If I'd only stuck to the appetizers, I might think True Food was a pretty decent place. The caramelized onion tart, a sort of flatbread laden with smoked garlic, Gorgonzola, and figs, was so good it tasted like it was really bad for you — and here, that's saying something. My dining companions and I polished that thing off in minutes.  

Prim-sounding edamame dumplings were surprisingly luscious, filled with a buttery soybean purée and steeped in aromatic dashi. Herb hummus was creamy and flavorful, topped with sliced cucumber, ripe tomatoes, red onions, and feta, with a row of puffy pita wedges to scoop it up. Just the right amount of lemon juice, olive oil, and Parmigiano-Reggiano balanced out the fresh bitter greens in the refreshing Tuscan kale salad, while a jumble of baby lettuces, diced raw tuna, avocado, tomato, and cucumber was heightened by a tangy-sweet soy-ginger dressing. 

In contrast, the open-faced salmon sandwich was utterly boring — a nice piece of fish with no flavor. The reason I'd ordered it was because of the shiso, lime, avocado, and cilantro aioli that should have dressed it up. Fresh shiso, a distinctive herb used often in Japanese cooking, is irresistible to me, but I didn't get the slightest whiff of it in this dish. A bowl of brown rice, topped with sliced teriyaki tofu, avocado, sesame seeds, and soy-glazed green beans, sweet peas, carrots, and bok choy, was just as pedestrian.

And I wasn't down with the pizza, with cardboard-like crust made from organic flour, spelt, and flax seed. Even when it was embellished with plump shrimp, slivers of roasted red pepper, caramelized onions, and goat cheese, it was still bland as could be. This was the first time in memory that I left pizza crusts on the plate.

The same thing happened with the chicken skin from my roasted half-chicken entrée — it was too rubbery to eat. Ultimately, I liked the succulent meat and the side dishes (sweet farro studded with figs and walnuts, and a heap of roasted squash and Brussels sprouts), but nicely seasoned skin, properly crisped, would've made the dish shine.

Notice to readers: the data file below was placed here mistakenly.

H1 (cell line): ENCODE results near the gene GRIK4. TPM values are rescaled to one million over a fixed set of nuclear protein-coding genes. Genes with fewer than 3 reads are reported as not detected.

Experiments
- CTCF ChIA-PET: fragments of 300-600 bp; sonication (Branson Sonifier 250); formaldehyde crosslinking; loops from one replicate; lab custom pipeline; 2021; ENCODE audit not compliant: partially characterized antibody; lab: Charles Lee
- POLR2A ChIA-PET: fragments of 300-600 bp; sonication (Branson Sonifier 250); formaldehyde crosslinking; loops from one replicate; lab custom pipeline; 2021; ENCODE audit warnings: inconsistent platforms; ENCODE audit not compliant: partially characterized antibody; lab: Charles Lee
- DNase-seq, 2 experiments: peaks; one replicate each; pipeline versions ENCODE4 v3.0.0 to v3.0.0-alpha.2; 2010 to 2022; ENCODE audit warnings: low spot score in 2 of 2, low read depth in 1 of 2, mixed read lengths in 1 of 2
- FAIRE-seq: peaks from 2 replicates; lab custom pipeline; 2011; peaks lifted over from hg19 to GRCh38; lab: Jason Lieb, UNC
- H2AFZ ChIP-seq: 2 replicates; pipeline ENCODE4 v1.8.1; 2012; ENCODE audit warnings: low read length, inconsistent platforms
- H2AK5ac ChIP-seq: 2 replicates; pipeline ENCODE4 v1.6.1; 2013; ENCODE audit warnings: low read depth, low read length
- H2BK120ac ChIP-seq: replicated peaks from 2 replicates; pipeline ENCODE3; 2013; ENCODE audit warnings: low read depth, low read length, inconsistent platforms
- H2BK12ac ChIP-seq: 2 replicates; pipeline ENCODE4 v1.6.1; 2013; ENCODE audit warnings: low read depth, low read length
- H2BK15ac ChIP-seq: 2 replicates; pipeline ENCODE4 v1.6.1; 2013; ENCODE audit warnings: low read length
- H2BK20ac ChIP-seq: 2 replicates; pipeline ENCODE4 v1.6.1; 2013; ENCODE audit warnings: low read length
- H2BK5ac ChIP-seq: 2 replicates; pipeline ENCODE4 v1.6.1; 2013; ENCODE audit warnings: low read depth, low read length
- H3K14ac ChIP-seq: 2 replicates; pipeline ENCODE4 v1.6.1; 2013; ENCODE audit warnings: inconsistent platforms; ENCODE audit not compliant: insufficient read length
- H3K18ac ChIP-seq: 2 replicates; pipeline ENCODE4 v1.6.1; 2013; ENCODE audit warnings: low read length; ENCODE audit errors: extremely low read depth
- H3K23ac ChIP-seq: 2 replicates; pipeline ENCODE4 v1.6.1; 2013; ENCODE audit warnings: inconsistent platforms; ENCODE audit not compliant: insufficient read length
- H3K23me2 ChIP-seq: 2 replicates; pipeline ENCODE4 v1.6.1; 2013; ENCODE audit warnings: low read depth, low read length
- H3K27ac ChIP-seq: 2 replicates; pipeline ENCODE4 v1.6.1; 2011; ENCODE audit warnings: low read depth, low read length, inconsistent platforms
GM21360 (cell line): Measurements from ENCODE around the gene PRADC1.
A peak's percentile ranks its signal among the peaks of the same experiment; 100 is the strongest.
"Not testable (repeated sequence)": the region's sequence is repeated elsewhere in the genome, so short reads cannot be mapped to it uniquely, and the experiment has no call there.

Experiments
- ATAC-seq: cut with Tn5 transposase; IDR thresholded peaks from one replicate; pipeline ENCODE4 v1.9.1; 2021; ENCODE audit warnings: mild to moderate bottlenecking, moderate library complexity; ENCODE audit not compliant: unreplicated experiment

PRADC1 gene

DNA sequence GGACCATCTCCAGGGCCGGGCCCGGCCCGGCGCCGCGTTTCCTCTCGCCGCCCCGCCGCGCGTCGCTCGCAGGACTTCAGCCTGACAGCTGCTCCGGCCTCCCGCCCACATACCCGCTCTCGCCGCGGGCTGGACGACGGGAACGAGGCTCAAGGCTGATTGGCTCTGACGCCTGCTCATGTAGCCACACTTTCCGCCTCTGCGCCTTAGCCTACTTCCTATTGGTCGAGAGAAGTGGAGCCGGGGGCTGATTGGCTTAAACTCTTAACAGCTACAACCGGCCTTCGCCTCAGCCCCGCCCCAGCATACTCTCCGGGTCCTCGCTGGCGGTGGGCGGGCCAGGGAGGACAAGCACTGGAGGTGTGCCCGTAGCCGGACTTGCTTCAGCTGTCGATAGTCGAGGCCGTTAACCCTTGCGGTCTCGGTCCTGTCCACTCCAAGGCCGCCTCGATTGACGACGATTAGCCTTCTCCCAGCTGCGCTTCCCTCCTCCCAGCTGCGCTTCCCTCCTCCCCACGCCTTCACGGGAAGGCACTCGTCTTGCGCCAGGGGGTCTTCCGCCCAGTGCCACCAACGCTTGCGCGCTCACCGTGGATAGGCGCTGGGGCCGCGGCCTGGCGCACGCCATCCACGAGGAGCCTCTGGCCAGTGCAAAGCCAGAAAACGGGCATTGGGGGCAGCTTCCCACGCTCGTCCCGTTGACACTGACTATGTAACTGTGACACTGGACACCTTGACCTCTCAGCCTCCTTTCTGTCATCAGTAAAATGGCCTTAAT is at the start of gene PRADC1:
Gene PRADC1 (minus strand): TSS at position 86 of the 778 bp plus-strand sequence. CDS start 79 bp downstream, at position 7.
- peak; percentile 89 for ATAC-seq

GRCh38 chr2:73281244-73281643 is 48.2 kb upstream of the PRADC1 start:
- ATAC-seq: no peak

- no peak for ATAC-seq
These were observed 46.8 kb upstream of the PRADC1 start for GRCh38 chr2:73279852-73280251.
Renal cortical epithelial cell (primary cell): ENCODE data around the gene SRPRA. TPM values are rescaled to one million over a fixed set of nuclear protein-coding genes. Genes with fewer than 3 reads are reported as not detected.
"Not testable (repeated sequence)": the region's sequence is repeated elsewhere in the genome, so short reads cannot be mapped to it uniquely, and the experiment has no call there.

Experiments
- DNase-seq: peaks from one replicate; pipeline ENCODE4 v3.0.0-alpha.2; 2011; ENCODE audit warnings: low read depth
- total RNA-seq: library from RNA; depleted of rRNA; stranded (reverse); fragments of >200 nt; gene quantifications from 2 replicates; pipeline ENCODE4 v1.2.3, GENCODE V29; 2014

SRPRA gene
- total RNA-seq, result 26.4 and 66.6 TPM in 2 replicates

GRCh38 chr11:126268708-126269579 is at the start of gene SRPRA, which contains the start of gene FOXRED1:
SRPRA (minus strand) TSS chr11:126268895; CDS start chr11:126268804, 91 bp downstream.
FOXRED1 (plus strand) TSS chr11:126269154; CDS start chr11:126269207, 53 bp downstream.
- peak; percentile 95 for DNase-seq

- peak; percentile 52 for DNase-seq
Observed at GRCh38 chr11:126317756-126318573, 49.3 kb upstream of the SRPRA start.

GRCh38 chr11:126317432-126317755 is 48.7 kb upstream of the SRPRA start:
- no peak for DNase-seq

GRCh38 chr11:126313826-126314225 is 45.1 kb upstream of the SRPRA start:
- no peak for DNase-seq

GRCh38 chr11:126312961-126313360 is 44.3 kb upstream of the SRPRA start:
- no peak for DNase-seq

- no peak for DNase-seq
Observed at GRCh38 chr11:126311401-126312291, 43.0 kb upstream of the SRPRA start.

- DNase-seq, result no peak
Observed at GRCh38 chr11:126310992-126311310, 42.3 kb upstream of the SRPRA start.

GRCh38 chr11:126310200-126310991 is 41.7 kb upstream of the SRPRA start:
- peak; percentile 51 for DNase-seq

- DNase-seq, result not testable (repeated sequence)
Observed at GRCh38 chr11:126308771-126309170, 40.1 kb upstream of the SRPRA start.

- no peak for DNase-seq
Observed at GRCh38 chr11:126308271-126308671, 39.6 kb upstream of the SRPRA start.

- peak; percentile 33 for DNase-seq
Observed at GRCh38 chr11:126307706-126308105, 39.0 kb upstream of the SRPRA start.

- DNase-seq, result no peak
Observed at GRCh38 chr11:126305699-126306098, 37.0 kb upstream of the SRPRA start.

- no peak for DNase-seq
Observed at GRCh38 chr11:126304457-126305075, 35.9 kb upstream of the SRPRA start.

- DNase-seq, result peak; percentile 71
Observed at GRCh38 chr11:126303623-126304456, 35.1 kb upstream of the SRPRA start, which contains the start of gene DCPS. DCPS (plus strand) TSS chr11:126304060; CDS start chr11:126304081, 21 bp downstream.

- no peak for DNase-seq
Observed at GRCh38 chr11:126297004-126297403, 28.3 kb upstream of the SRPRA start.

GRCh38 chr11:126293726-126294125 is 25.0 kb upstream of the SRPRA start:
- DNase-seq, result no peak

Butternut squash ravioli had potential, but was marred by unevenly cooked pasta — the edges were too al dente, the middles too mushy. I also would've liked more sautéed mushroom topping to balance the sweetness of the squash. Another promising dish was Pacific wild bass, served with a thick white bean stew. The beans, flavored with smoked garlic and preserved lemon, were really mouthwatering, but the fish was overdone.

Disaster came at dessert time with the cranberry-apple crumble, a sickeningly sweet train wreck that never should've left the kitchen. Think cranberry sludge under a heap of brown sugar. There were apples, oats, and sunflower seeds, too, but you couldn't taste them. To add insult to injury, there was a big blob of sugary maple ice cream on top. Blech.

A much more appropriate ending was two scoops of creamy lemon-ginger frozen yogurt, topped with crisp pomegranate seeds — lightly sweet and clean-tasting. I also liked the flavorful, not-too-heavy banana-chocolate tart, with thinly sliced banana layered with chocolate sauce atop a fresh chocolate cookie crust.

Undoubtedly, Dr. Weil's healthful philosophy is a great launching point for creative, delicious food. But at True Food Kitchen, unfortunately, it doesn't quite make it off the ground.